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In the Fall of 2021, The Owen Center hosted an event called Alone Together. This event aimed to answer the questions that arise from raising children in a digital age. The counselors of the Owen Center put together a brief response to a few of the questions from the event to help guide parents as they begin to approach the topic with their children.

Understanding our identity in Christ in a Broken Digital World

Since the call to every Christian is to be in the world and not of it–to engage the culture, that is–then parents may heed the further call to train their children to be a part of culture without accommodating its values. Parents are the mini-culture shapers of the home. We prepare our children to (a) not be shaped primarily by their experiences and interactions and (b) engage the culture winsomely, knowledgeably, and lovingly.

Digital/technological resources like Kindles, movies, documentaries, podcasts, audio Bible, etc., can be helpful to parents as teaching tools and timed exposure to themes and realities of the world. In addition, people skills figure into this calling to parents. Children can and should learn the art of conversation at home. The world needs a generation of thinkers and doers who are not afraid of engaging in a rapidly changing world.


Proactive, Not Reactive, Parenting

Children are born to wonder. Mothers, fathers, and teachers may seize the days of childhood to capture the child’s imagination through hands-on exposure to the natural world every day. I know of no substitute to prepare the child for:

  • An adventurous attitude.
  • A grateful heart.
  • An appropriate sense of smallness in a big universe.
  • Participation in the scientific enterprise.

Excellent books (including picture books), music and art help develop the child’s taste. Our job consists of preparing them to choose the good, true, and beautiful over the ugly, fake substitutes coming at them or not on screens.

Children’s catechisms* and hymns help teach and orient children to biblical faith as well. Moreover, if we want our children to not only walk wisely but to know the one who became for us Wisdom, Jesus, then we may avail ourselves of resources to read and interact together around God’s Word, the Bible.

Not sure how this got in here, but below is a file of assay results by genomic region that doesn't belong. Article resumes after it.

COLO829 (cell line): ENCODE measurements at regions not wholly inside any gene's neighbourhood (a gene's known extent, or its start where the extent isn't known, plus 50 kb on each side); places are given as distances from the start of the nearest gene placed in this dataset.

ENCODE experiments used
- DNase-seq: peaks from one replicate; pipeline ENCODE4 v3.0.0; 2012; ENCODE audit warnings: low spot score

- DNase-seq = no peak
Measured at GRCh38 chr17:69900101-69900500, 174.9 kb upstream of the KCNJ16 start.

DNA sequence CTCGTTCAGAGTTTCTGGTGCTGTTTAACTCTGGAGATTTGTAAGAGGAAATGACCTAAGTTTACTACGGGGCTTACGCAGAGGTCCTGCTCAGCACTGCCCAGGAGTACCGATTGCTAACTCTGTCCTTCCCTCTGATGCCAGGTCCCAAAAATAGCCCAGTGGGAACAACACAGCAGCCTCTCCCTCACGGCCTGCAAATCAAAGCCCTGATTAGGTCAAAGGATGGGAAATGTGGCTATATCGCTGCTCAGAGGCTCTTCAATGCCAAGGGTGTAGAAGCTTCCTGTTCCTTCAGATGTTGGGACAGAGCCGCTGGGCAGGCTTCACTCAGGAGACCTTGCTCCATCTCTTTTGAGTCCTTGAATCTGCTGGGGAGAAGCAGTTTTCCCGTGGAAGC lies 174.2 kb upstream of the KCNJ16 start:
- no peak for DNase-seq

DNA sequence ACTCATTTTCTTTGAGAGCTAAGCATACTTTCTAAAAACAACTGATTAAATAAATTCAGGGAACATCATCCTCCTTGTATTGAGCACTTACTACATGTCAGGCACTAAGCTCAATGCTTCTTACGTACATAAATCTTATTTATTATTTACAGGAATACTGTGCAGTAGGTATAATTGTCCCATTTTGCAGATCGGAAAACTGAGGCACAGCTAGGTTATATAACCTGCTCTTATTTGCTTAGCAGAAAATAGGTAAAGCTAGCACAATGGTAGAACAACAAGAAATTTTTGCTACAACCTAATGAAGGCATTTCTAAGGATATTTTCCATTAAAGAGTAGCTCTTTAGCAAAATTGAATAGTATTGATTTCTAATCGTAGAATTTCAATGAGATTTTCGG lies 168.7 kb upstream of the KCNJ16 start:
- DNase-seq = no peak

Thinking Critically about Content

The greatest danger to your child is not the evil outside of them; it is the sin inside them that is the greatest of all threats to their well-being. Thus, we have to help our children understand a component of their faith that is often missed. That is, our environment can never force us to sin, but it is our heart’s response to the environment that causes us to sin. Yes, our environment can make us miserable, but our hearts are always left with a choice to serve ourselves or serve God.

In our world, it is not a question of if our child is exposed to explicit content, but when. Thinking critically about this causes parents to ask the question, “Who do you want the information and explanation to come from?” If you are not teaching your children about sex, among other things, then someone else will. They can either learn it at the family dinner table or the middle school lunch table. One has much more potential for biblical wisdom than the other.

Thus, Parents cannot stay silent when the world is screaming. Throughout our Alone Together Seminar, a common theme is that it is not one big conversation parents need to have with their children. Instead, wisdom is found in many small conversations that help normalize the dinner table as a safe place for open discussion and biblical wisdom.


Here are some resources that can be helpful:

Sex in a Broken World – Paul Tripp

A Student’s Guide to Technology – John Perritt

The Talk: 7 Lessons to Introduce Your Child to Biblical Sexuality – Luke Gilkerson


Mom, Dad… What’s Sex? – Jessica Thompson and Joel Fitzpatrick

Navigating Culture – Walt Mueller


Braden holds a Master of Arts of Christian Counseling and a Master of Divinity from Reformed Theological Seminary in Charlotte, NC. He received a degree in Psychology from Mississippi State University with an emphasis in Marriage and Family Therapy and is a member of the Association of Biblical Counselors (ABC). He is also a Certified Christian Trauma Care Provider—Level 1. For the past seven years, he and his wife Victoria have worked in counseling ministries, adult Christian education, and with Joni & Friends, a Christ-based ministry to the disabled. Through the Owen Center, Braden pursues a life-calling to serve Christ by cultivating the ministry of biblical counseling in the Auburn community.